National Geographic is watching South Florida with a growing sense of unease over the alien monsters eating any creature who wanders into the Everglades:
…[T]his is “the first study to show that pythons are having impacts on prey populations—and unfortunately those impacts appear to be pretty dramatic,” said study leader Michael Dorcas, a herpetologist at Davidson College in North Carolina.
“We started the study after we realized, Man, we’re not seeing a lot of these animals around anymore,” Dorcas said.
But “when we did the calculations, we were pretty astonished.”
For the study, Dorcas and colleagues conducted nighttime surveys of live and dead animals on roads between 2003 and 2011. Such numbers provide estimates of how many animals of a certain species are present in a given area.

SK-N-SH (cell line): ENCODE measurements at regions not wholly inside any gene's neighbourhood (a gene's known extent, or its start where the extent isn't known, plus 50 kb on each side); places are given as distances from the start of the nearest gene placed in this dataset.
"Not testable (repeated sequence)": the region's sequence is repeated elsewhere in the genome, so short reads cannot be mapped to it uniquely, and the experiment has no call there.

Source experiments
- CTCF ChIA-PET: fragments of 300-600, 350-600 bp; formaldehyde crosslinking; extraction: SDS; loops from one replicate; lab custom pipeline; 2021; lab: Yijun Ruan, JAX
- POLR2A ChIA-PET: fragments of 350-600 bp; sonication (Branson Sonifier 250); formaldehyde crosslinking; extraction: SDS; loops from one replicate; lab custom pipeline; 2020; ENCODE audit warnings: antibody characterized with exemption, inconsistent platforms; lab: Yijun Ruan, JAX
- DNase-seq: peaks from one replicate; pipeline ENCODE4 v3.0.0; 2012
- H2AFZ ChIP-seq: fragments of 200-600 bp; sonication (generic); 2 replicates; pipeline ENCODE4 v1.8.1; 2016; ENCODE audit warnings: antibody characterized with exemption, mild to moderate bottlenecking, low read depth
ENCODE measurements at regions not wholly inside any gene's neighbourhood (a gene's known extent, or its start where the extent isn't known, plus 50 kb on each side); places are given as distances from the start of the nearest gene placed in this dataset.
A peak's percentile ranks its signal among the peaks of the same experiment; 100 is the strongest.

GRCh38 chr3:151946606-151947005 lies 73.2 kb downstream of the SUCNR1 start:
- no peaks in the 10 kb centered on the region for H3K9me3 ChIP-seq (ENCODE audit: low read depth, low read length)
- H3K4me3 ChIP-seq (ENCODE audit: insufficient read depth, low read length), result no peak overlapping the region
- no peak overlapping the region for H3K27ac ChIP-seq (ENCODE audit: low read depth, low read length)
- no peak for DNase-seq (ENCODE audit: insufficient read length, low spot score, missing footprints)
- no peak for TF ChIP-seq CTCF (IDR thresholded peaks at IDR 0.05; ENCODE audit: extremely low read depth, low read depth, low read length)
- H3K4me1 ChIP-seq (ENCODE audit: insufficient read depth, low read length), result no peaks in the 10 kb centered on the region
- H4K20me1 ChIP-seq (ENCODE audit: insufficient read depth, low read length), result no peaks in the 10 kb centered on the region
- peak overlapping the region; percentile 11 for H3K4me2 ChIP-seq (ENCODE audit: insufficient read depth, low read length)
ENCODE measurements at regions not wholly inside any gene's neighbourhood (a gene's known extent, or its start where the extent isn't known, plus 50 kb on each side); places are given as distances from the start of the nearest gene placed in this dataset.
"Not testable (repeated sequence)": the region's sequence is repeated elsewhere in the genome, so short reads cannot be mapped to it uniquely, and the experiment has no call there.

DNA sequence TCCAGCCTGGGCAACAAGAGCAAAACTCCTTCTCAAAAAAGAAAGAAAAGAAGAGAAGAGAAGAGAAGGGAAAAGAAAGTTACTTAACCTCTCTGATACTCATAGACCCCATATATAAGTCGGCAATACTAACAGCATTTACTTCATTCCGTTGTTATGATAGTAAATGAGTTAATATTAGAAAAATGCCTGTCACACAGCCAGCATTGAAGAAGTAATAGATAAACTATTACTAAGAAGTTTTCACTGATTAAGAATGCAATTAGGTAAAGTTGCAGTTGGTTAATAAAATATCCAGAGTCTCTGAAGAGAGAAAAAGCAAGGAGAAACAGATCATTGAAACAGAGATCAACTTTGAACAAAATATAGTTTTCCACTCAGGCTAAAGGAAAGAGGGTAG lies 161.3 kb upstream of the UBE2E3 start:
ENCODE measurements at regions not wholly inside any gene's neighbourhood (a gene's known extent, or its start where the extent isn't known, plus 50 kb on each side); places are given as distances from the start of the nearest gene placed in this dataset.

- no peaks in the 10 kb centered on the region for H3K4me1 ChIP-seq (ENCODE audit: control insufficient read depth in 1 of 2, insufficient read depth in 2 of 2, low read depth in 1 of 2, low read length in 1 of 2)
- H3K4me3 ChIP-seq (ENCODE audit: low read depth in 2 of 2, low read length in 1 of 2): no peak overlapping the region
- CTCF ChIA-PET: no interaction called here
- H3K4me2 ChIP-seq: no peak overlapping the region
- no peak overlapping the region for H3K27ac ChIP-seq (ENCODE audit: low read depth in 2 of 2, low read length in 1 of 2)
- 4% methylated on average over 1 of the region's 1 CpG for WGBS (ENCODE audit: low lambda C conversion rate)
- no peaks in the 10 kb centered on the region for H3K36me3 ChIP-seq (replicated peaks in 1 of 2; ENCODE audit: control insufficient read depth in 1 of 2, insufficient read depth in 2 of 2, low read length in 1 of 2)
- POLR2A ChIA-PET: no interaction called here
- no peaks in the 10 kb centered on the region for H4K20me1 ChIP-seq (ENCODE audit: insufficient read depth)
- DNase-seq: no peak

The scientists compared these data with similar surveys conducted in 1996 and 1997.
Before 2000 it was common to see mammals such as rabbits, red foxes, gray foxes, Virginia opossums, raccoons, and white-tailed deer on roadways after dark, the team says.
But the 2003 to 2011 surveys—which covered a total of nearly 35,400 miles (57,000) kilometers of road—revealed “severe declines” in mammal sightings, according to the study, published this week in the journal Proceedings of the National Academy of Sciences.
Raccoon observations dropped by 99.3 percent, opossum by 98.9 percent, and bobcat by 87.5 percent. The scientists saw no rabbits or foxes at all during their surveys.
Though sampling roadkill seems like a really clever idea, I do think there’s a problem with their methodology. During the recession, people have been driving around a lot less, especially over the bits of highway that lie between coasts (not so many weekend trips to Naples or Miami Beach). Not so much fewer animals as fewer cars. I wonder if they compensated for that.